And (with the time) the danger of burnings becomes more and more.
    I remember during short practice in a film lab - they were working to that time
    (80th) the whole day to make copies.
    Just to make sure to preserve historical documents.
    Nearly 15% of films were rot. There (to such damaged films) - it
    was to late.
    I've seen parts of those film spules in worst condition -if I remember correct it looks in parts like ashes.
    Therefore (later) the name "safety film".
    But today there is no need to Kodak to name it E6 - Kodak Ektachrome (Safety film).....I would say :cool:

    with regards

    PS : One should not expect the danger of fire from Ektachrome revival - or should we ?
     
  11. E. von Hoegh

    E. von Hoegh Member

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    The trouble is getting the carbons. They don't make analog carbons these days and the digital ones just aren't the same.:sad:
     
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    trendland

    trendland Member

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    "Digital carbons" ? :wink:....

    with regards
     
  13. aldevo

    aldevo Member

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    Absolutely true.

    A Fujifilm departure from the E-6 market reduces the chances of the revived Kodak Ektachrome becoming a commercial success rather than the opposite.

    In fact, I would venture to say that most E-6 film shooters who have remained shooting the stuff despite the increasingly-poor availability of processing - strictly did so because of the unique properties of those Fujifilm materials and they will not have any appetite at all for Kodak Ektachrome.
     
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  15. RattyMouse

    RattyMouse Member

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    Well, I'm going to buy a 5 pack of Velvia 50 and chip in my part to keep E6 alive. I found a lab that processes this film for a reasonable price. I havent shot slide film for 4 or 5 years. Maybe i'll take to it this time.
     
  16. aldevo

    aldevo Member

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    Do as you'd like but all signs indicate that Fujifilm's exit is very much fait accompli if what my Japanese friends tell me is true.
     
  17. Craig

    Craig Subscriber

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    That would be quite sad. Their marketing leaves something to be desired, as Acros in sheets is only available in Japan to the best of my knowledge.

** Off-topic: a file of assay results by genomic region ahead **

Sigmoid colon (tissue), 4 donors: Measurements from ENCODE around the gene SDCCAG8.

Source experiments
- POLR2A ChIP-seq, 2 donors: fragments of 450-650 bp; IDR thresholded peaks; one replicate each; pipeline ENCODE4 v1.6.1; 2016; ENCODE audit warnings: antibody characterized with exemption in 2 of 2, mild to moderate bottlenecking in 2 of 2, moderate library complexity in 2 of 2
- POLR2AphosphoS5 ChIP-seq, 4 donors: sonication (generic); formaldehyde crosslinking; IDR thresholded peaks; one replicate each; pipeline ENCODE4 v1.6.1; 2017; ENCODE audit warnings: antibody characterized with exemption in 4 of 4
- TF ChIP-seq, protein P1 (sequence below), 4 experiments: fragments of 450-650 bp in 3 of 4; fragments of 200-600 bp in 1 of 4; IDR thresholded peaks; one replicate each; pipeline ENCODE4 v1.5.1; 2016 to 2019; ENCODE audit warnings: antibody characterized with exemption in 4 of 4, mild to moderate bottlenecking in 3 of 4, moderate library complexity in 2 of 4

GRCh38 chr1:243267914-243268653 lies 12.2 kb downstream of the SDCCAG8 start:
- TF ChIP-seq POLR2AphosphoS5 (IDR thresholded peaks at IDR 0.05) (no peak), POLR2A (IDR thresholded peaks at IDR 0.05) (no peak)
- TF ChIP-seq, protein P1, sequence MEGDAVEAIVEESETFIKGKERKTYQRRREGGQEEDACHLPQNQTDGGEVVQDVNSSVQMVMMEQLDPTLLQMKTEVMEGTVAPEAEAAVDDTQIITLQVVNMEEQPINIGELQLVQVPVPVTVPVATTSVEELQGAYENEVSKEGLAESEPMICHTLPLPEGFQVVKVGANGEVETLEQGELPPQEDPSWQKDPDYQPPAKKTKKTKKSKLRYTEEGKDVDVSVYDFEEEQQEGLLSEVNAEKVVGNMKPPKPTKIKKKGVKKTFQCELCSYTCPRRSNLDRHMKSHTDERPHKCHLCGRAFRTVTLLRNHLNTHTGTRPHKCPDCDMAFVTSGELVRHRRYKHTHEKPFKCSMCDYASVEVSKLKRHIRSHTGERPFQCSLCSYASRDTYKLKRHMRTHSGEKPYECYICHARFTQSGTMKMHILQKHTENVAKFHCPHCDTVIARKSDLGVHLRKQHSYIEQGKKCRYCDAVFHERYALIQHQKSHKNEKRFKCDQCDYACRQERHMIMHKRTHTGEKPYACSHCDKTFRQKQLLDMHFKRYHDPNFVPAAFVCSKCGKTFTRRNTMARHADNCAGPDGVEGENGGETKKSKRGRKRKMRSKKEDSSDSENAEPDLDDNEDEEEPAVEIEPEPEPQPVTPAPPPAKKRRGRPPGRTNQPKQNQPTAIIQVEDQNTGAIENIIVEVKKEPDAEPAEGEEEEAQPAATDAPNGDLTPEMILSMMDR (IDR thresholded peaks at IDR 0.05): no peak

18. lantau

    lantau Subscriber

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    Acros 4x5 is available in Europe. I'm thinking if I should buy a box for my pinhole. Or perhaps hamster quite a few boxes in case I will ever buy a large format camera. By that time it will be all gone, and I'm not going to pay the prices on the auction site. But my fridge/freezer capacity is pretty much maxed out as it is. And I'm not considering myself a hoarder. I have lots of different film and it is there because I might want to shoot a specific one tomorrow.
     
  19. RattyMouse

    RattyMouse Member

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    I certainly believe it to be true as well. Fujifilm has given every possible sign that their support for film (INSTAX aside) is over.
     
  20. DREW WILEY

    DREW WILEY Member

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    Acros is entirely out of production. Once the last of it sells off, it is no more. All of Fuji's better sheet films on polyester base are gone, while triacetate sheets remain, so I suspect it's the substrate itself they don't want to re-invest in. This would also expain them dumping ACROS sheet film, but not acetate rolls of it. Astia sold poorly in this country, despite its superb repro characteristics. Everyone seemingly wants high color saturation. Don't know why, since most of them are simply going to nuke the image with finger paint in PS anyway. I loved Velvia for bringing out content in low-contrast fog scenes, but not for general subject matter. It's a sad day for chrome film in general.